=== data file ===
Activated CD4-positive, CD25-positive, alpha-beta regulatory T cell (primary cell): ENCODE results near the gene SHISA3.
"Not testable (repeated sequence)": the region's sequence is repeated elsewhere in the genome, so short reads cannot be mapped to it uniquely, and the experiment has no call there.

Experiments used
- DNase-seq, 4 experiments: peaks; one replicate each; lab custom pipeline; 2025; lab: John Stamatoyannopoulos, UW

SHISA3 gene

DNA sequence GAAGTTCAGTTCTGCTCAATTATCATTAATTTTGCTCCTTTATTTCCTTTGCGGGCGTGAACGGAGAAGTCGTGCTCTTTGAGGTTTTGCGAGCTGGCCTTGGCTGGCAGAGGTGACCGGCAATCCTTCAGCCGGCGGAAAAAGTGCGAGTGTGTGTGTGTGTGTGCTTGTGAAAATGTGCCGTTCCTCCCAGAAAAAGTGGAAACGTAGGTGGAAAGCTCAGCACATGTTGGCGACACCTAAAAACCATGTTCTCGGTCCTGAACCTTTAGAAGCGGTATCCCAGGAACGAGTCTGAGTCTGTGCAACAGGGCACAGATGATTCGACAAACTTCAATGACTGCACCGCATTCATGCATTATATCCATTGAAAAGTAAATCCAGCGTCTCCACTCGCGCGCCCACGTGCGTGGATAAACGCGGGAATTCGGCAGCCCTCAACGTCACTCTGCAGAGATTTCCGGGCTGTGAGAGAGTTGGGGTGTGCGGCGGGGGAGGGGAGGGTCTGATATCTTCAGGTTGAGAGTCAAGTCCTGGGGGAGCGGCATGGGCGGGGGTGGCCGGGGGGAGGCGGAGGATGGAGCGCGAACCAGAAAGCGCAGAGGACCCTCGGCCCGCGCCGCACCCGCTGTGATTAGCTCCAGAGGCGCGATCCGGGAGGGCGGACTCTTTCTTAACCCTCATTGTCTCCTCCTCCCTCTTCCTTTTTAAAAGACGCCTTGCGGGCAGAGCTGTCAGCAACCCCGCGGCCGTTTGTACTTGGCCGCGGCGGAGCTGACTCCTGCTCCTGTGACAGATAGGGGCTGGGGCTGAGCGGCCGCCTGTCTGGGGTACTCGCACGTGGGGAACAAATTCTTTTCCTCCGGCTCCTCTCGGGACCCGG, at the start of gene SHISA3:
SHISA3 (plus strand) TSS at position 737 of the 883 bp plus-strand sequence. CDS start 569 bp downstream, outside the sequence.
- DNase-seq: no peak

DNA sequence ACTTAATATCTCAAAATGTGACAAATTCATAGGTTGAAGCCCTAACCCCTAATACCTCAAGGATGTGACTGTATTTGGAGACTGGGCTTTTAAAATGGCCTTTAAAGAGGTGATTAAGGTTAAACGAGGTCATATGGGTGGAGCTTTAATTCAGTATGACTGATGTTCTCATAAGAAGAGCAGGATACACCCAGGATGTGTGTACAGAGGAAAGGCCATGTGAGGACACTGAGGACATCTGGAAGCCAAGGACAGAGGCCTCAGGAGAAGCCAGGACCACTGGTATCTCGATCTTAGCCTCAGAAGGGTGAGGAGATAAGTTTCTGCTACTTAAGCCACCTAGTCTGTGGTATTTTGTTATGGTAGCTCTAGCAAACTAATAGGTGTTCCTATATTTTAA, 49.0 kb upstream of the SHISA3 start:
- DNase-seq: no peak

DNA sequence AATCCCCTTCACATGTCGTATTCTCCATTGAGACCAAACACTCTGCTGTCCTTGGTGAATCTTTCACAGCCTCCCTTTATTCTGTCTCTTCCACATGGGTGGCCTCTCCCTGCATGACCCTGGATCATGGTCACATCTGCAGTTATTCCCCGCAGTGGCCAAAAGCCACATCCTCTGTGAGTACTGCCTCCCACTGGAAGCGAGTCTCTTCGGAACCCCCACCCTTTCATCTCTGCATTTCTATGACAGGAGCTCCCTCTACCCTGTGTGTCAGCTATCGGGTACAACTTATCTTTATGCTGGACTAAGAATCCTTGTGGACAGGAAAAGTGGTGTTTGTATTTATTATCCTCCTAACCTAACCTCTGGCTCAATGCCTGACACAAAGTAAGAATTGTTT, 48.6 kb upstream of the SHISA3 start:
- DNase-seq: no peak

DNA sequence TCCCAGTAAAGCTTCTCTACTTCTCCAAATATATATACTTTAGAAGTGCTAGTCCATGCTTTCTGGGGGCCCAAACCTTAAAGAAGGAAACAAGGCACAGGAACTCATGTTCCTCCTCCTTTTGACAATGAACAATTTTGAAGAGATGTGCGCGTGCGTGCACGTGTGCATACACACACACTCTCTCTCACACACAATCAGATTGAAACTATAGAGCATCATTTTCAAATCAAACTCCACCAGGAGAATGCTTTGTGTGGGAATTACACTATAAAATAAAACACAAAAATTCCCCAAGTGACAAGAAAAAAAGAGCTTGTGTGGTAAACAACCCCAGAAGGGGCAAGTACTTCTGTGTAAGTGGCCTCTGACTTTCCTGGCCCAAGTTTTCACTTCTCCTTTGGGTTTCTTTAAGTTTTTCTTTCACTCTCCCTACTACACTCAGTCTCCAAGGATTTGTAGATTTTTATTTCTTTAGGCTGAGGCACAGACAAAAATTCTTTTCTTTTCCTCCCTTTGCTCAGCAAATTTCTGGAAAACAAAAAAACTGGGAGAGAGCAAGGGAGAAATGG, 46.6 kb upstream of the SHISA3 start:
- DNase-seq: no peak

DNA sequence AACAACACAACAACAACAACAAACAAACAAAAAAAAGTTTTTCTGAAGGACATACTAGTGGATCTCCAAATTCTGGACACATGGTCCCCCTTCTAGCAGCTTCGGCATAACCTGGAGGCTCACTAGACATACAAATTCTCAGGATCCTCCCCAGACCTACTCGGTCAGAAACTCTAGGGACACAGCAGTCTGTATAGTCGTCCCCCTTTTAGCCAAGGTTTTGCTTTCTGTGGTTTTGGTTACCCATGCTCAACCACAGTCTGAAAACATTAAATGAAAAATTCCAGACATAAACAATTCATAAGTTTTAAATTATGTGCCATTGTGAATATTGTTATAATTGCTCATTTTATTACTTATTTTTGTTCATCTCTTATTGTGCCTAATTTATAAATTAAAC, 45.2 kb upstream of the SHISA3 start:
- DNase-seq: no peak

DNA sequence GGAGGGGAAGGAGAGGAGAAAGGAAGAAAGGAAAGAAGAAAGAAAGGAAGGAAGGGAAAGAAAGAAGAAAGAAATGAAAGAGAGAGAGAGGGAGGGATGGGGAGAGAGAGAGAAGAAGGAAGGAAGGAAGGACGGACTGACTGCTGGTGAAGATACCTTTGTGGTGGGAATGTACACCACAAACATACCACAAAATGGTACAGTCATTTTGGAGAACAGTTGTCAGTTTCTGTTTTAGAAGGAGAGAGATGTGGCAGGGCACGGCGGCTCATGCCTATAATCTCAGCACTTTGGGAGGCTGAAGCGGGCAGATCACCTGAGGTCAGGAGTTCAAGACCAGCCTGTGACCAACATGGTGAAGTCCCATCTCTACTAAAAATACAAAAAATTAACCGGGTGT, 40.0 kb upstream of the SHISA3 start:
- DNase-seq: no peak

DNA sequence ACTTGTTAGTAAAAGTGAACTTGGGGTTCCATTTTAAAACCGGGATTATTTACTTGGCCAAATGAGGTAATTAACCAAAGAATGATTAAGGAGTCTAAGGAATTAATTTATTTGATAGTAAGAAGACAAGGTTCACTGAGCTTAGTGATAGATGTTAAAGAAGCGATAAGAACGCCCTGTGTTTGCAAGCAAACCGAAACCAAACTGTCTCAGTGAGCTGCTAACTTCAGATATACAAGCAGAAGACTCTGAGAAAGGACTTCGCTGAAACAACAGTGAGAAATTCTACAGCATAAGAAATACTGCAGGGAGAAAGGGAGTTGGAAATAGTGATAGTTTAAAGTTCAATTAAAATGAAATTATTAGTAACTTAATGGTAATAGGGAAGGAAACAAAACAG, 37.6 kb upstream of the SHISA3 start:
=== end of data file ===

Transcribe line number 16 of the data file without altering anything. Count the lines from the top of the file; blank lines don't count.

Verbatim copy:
- DNase-seq: no peak